The Dietary Guidelines are revised every five years in order to reflect changes in nutrition knowledge over time, including a review of contemporary US intakes of various foods and nutrients, examining those areas in which consumption may be inadequate, or where it may be excessive. Although many of the recommendations in the 2010 Dietary Guidelines for Americans are the same as those detailed in the 2005 guidelines, there are some changes, particularly regarding strategies to tackle excess body weight.
The 2010 version confronts obesity head-on for the first time, reflecting a US population that is predominantly overweight or obese, and therefore at increased risk for a number of health complications and illnesses.
As a result, industry is likely to find itself under even greater pressure to formulate healthier foods that reflect the updated guidelines.
Agriculture Secretary Tom Vilsack said: "The 2010 Dietary Guidelines are being released at a time when the majority of adults and one in three children is overweight or obese and this is a crisis that we can no longer ignore. These new and improved dietary recommendations give individuals the information to make thoughtful choices of healthier foods in the right portions and to complement those choices with physical activity. The bottom line is that most Americans need to trim our waistlines to reduce the risk of developing diet-related chronic disease.”
Following the release of the Dietary Guidelines Advisory Committee’s report in June 2010, it was widely anticipated that the general recommendation for sodium intake would be reduced, but the final guidelines stop short of giving blanket advice.
While two-thirds of Americans are overweight, nearly 70 percent have high blood pressure, or are at increased risk of developing high blood pressure. This has led to a recommended maximum daily intake of 1,500mg of sodium for groups that make up about half of the general population and most adults – specifically, those aged 51 and older, African Americans, and those who have hypertension, type-2 diabetes or chronic kidney disease. The recommendation for other groups remains at 2,300mg. The average daily intake among US adults is about 3,400mg.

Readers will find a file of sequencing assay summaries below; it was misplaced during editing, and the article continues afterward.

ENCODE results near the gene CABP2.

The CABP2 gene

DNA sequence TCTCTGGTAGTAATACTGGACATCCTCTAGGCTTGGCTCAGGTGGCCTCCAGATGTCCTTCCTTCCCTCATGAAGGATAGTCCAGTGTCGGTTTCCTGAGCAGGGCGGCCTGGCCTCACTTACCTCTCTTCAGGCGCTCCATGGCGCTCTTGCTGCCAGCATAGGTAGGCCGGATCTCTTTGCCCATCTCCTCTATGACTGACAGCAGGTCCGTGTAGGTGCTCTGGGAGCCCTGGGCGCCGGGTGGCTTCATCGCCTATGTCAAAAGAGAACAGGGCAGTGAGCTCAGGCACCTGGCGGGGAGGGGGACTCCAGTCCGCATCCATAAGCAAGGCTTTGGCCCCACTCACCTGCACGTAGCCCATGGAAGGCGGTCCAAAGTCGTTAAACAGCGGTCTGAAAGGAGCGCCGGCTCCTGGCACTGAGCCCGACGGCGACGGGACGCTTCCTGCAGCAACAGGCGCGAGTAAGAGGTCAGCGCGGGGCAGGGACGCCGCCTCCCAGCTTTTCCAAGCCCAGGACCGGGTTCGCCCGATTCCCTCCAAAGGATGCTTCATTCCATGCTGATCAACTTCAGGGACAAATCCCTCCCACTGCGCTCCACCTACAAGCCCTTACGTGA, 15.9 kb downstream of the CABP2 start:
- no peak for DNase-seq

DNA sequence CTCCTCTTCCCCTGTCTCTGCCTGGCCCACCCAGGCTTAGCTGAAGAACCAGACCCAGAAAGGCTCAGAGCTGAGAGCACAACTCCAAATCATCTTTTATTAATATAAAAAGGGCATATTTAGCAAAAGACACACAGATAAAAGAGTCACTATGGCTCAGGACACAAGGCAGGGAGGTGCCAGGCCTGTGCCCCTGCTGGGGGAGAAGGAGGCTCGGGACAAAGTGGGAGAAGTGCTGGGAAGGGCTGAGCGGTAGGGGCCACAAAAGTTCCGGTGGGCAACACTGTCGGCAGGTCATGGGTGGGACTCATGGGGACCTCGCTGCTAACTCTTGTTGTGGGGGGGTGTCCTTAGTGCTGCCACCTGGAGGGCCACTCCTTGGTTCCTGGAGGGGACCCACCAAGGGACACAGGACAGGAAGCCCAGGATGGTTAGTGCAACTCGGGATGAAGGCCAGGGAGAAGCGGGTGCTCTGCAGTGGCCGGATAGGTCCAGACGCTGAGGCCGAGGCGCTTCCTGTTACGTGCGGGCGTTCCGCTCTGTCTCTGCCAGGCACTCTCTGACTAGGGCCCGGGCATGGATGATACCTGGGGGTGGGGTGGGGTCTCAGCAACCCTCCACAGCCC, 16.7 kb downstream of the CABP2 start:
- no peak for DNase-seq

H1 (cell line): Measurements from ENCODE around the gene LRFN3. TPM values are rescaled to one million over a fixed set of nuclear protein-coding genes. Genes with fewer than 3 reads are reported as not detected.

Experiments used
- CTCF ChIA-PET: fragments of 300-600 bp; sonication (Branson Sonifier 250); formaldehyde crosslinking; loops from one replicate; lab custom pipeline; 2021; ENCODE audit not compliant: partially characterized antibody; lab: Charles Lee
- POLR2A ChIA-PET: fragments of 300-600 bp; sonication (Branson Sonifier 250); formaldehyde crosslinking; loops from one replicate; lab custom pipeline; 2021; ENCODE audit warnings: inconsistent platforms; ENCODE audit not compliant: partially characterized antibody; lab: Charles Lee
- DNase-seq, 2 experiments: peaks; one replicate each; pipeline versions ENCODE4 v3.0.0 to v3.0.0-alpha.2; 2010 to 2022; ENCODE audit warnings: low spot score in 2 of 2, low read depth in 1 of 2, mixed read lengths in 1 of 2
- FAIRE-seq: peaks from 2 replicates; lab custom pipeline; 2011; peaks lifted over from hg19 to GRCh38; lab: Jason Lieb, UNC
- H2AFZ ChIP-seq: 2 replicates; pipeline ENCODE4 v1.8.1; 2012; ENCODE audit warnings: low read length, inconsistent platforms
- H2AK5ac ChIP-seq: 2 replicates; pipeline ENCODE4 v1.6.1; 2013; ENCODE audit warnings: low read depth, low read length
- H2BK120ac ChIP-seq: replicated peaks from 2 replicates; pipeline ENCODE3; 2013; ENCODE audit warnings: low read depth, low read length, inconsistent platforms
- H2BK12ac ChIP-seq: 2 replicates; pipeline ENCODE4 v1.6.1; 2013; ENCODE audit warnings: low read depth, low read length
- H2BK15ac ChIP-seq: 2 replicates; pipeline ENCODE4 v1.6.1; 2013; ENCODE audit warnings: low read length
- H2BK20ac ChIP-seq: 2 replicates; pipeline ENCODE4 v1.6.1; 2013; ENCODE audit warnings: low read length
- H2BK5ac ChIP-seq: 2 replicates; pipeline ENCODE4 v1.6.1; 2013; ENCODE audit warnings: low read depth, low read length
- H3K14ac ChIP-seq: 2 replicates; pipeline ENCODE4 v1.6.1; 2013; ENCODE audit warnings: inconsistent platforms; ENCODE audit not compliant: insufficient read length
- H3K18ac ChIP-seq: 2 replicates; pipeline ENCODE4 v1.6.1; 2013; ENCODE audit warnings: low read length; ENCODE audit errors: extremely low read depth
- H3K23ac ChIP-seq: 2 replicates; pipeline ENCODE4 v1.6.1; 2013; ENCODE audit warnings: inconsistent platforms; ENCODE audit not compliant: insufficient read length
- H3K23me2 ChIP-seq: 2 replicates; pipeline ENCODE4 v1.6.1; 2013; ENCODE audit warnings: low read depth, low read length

In terms of macronutrient intake – carbohydrates, fat and protein – the report underlines that inadequate protein intake and inadequate total fat intake are generally not areas of concern in the United States, although it does state that most Americans consume too little unsaturated fat and too much saturated fat. In addition, the report said that there is strong evidence for “no optimal proportion of macronutrients that can facilitate weight loss or assist with maintaining weight loss”, and that the critical issue for achieving and maintaining weight loss is caloric intake.
Other recommendations include cutting consumption of solid fats, refined grains, sugars, and sodium, and emphasizing consumption of fruits, vegetables, whole grains, seafood, low-fat and fat-free milk products, lean meat and poultry, eggs, beans and peas, and nuts and seeds.
The USDA added that a ‘next generation’ food pyramid will be released in the coming months.
The full report is available online here.
For more insight on the implications of the 2010 Dietary Guidelines for Americans, look out for FoodNavigator-USA’s special edition articles on the topic over the week ahead.